Situated Knowledge, Transmissions of Practice and Parasitic Endeavors
author(s): Helen Palmer, Victoria Hunter, Jessica Foley, Karolina Kucia
published in: RUUKKU - Studies in Artistic Research
This paper presents an exchange between four practitioners from distinct disciplines of site dance, philosophy, experimental writing and pedagogy. It presents responses to provocations that position these practices as containers of Situated Knowledge, it interrogates the transmission and reception of practical knowledge, and employs the notion of ‘parasitic endeavor’ as a lens through which to facilitate discussion of of how disciplinary specific practices and emerging knowledges might traverse from one discipline to another and how this knowledge might be articulated and communicated to wider audiences. Informed by Bennett’s notions of ‘vibrant matter’ (2010), Barad’s conception of agency and intra-action (2003), transversality (Guattari, 1964 and Dolphijn and van der Tuin, 2012) and J.J. Gibson’s theory of affordances (1986) the paper explores how embodied knowledges become activated and mobilised through human-material-world intra-actions and how interdisciplinary engagements facilitate the articulation of such knowledges. The notion of parasitic endeavor employed here alludes to a temporal process in which theoretical paradigms from one discipline are employed within or applied in another for a required period of time to facilitate the articulation of complex intra-active and diffractive human-nonhuman entanglements.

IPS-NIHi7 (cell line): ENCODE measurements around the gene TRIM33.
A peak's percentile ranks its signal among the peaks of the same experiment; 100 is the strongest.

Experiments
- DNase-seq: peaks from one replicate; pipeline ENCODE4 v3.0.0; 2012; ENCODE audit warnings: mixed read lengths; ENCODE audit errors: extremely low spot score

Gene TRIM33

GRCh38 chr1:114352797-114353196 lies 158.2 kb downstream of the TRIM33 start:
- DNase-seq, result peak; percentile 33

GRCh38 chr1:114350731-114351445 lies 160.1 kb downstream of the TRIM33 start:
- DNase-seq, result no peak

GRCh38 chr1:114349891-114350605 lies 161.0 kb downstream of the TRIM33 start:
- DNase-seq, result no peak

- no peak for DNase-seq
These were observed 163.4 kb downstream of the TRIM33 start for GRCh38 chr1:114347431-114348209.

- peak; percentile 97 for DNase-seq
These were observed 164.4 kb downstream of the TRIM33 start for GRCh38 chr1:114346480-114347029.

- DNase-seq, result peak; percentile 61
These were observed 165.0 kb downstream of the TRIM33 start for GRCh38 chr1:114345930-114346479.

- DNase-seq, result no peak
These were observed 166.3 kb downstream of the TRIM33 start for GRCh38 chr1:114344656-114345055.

This paper seeks to show how distinct practices transmit knowledges beyond disciplinary boundaries. Each respondent will offer a ‘score’ to provoke and support intra-active practice. The score frames a set of instructions, rules or constraints for fellow authors to explore and reflect on their experiences in relation to their own, customary modes of ‘doing’ practice and research. For publication, each contributor will present a response to one or more of these scores, drawing on their own disciplinary methods and working practices to consider how the specificities of their discipline engage creatively with these alternate actions and actors.
In this scenario the notion of ‘parasitic endeavor’ is positioned as prodigious and facilitatory; we move through and beyond disciplinary silos, borrow and compare, creating new theoretical and disciplinary entanglements, through which new/augmented modes of thinking/doing might emerge.